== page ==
Title page for ETD etd-08182010-144022

Document Type Master's Dissertation
Author Madima, Tshifhiwa Matibe
Email madima101@gmail.com
URN etd-08182010-144022
Document Title Competitiveness of the South African deciduos fruit canning industry
Degree MInstAgrar
Department Agricultural Economics, Extension and Rural Development
Advisor Name Title
Prof J F kirsten Committee Chair
  • fruit canning industry
  • South Africa
Date 2010-04-21
Availability unrestricted

The purpose of the study is to investigate the competitiveness of the South African deciduous fruit canning industry in the global canned fruit market. The study was done in the Western Cape Province, the province where the deciduous fruit is produced and canned in South Africa. Both local and international literature on the deciduous fruit canning industries was used as part of the analysis. In addition to this, a variety of methods and techniques including descriptive, theoretical, analytical and quantitative were applied. These include: The Balassa’s Revealed Comparative Trade Advantage method, which was used to calculate the competitiveness indices of various canned deciduous fruit products. Time series data on South African and global canned deciduous fruit imports and exports was also used to calculate the competitiveness indices using the RTA method and Excel software.

A structured questionnaire was used to collect both qualitative and quantitative data from an array of expert views from key industry stakeholders. These key informants included Chief Executive Officers of various companies and organisations in the fruit canning industry. Data collected was analysed using Excel spread sheet programme, SPSS and the Porter methodology.

The competitiveness analysis of this study clearly pointed out that EU subsidies but not SPS conditions, definitely disadvantage the South African fruit canning industry and negatively affect its competitiveness in the EU market. However, it was revealed that the South African deciduous fruit canning industry is competitive on:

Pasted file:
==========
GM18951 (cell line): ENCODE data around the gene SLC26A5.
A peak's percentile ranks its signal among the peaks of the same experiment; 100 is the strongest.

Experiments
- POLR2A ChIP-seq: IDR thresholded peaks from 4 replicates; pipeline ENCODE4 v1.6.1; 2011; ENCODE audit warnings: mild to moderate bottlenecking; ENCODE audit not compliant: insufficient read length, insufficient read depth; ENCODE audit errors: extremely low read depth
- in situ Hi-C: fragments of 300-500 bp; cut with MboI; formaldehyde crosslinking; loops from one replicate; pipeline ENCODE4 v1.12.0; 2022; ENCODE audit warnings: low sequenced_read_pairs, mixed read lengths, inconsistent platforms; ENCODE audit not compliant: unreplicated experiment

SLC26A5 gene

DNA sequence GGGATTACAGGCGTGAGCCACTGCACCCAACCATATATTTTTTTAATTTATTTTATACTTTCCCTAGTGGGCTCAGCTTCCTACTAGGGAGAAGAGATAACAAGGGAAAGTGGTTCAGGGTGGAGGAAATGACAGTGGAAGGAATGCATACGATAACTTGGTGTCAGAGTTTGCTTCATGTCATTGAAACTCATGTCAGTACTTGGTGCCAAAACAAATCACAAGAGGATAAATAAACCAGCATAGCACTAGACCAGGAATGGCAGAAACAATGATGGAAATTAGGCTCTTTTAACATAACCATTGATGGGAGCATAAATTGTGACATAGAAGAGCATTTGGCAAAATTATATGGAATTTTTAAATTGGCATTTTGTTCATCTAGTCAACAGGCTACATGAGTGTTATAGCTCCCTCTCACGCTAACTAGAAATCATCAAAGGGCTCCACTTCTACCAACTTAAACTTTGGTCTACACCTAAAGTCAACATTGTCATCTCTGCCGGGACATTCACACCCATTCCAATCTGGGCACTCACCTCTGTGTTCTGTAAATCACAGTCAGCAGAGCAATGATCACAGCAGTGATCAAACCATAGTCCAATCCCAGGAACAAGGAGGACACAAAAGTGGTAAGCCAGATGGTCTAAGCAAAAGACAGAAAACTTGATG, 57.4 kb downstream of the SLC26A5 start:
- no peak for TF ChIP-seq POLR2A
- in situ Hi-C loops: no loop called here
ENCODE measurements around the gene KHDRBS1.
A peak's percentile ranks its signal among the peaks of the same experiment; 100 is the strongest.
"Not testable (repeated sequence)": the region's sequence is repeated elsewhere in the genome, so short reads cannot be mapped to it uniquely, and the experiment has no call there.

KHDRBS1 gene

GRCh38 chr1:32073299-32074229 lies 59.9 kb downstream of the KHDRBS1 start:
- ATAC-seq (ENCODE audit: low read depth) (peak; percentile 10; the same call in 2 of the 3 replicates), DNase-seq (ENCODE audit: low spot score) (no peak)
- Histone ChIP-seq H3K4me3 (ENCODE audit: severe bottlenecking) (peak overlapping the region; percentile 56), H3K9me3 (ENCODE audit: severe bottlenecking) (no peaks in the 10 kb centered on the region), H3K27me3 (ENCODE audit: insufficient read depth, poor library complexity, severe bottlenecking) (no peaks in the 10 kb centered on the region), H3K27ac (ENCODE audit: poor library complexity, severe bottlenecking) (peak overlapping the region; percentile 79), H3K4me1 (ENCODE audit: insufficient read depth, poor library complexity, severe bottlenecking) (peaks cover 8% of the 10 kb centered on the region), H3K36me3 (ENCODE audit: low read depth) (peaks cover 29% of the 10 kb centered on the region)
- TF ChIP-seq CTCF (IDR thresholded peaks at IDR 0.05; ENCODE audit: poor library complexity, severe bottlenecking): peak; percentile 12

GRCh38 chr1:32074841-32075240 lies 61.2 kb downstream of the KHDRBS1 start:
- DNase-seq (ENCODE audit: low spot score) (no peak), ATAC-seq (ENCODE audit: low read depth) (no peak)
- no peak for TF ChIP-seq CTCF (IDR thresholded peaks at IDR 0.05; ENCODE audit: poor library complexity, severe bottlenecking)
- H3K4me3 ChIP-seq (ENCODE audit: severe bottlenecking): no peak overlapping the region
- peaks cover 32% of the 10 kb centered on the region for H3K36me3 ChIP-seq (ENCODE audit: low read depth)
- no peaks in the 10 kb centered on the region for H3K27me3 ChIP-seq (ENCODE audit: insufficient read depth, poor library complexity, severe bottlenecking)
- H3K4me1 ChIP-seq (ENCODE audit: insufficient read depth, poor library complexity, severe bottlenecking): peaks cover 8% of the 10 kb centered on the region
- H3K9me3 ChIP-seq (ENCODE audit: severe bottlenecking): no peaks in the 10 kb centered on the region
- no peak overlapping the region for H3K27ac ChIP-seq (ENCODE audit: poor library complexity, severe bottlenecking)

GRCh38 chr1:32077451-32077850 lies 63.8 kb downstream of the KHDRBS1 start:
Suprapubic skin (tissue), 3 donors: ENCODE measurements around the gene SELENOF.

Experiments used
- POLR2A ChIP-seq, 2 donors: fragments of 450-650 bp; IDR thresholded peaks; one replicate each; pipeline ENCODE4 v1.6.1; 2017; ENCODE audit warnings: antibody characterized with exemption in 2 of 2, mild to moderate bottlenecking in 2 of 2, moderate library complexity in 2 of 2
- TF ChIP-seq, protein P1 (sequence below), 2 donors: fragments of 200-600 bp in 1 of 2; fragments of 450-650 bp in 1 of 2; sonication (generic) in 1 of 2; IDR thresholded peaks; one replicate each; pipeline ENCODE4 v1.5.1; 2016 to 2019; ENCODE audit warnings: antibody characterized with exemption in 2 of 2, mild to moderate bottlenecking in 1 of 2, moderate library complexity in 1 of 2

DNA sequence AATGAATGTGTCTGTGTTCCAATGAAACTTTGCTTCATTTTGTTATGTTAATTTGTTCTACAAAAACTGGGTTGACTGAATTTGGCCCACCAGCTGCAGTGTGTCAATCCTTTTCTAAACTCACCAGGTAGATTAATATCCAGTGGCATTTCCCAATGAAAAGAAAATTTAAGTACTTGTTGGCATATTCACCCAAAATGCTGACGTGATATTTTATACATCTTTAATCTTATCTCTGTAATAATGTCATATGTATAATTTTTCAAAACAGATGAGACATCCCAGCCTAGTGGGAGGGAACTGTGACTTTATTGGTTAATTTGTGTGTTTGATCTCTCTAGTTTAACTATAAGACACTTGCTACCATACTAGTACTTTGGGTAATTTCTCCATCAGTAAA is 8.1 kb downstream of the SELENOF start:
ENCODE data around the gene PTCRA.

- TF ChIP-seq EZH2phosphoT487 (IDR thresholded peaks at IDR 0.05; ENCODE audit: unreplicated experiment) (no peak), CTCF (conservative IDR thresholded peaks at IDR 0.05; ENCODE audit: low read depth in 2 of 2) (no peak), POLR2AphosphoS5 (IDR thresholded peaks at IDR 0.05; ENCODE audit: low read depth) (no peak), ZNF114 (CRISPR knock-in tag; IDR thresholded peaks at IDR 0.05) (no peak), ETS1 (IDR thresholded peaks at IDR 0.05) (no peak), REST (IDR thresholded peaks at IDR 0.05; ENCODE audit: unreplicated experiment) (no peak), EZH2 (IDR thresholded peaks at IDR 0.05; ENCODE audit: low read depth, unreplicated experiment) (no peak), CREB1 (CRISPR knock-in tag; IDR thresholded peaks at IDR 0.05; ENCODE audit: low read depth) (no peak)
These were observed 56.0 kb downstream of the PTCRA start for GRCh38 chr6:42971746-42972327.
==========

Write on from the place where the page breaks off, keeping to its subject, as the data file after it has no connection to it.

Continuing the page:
(a) labour costs - Being a labour intensive country, South Africa’s labour cost is amongst the lowest when compared with other countries that compete in the EU fruit canning market.

    (b) product quality - The South African deciduous fruit canning industry has positioned itself world-wide to be the supplier of premium quality and premium priced canned deciduous fruit products. The industry’s second biggest market, Japan, demands mostly premium products, and South Africa is a key player in that market.

Respondents differed in opinion in almost all variables, with the exception of two variables. All respondents viewed starting a new business in the industry is extremely difficult and the trust in the honesty of politicians is very low.

    There are variables where 90 percent of all respondents agreed, and these are:

    (a) The South African fruit canning companies are rated as having the world’s most stringent regulatory standards.

    (b) Entry to the local market by new competitors at the fruit canning stage of the value chain almost never occurs.

    (c) The administrative regulations in South Africa are burdensome.

    (d) Crime in South Africa imposes a significant cost to companies.

    (e) Companies’ approach to human resources is to invest heavily to attract, train and retain staff.

Due to the nature of the methodology used and varying results that came out, it is difficult for the industry’s competitiveness position to be articulated in one sentence.

Copyright © 2009, University of Pretoria. All rights reserved. The copyright in this work vests in the University of Pretoria. No part of this work may be reproduced or transmitted in any form or by any means, without the prior written permission of the University of Pretoria.

Please cite as follows:

Madima, TM 2009, Competitiveness of the South African deciduos fruit canning industry, MInstAgrar dissertation, University of Pretoria, Pretoria, viewed yymmdd < http://upetd.up.ac.za/thesis/available/etd-08182010-144022/ >


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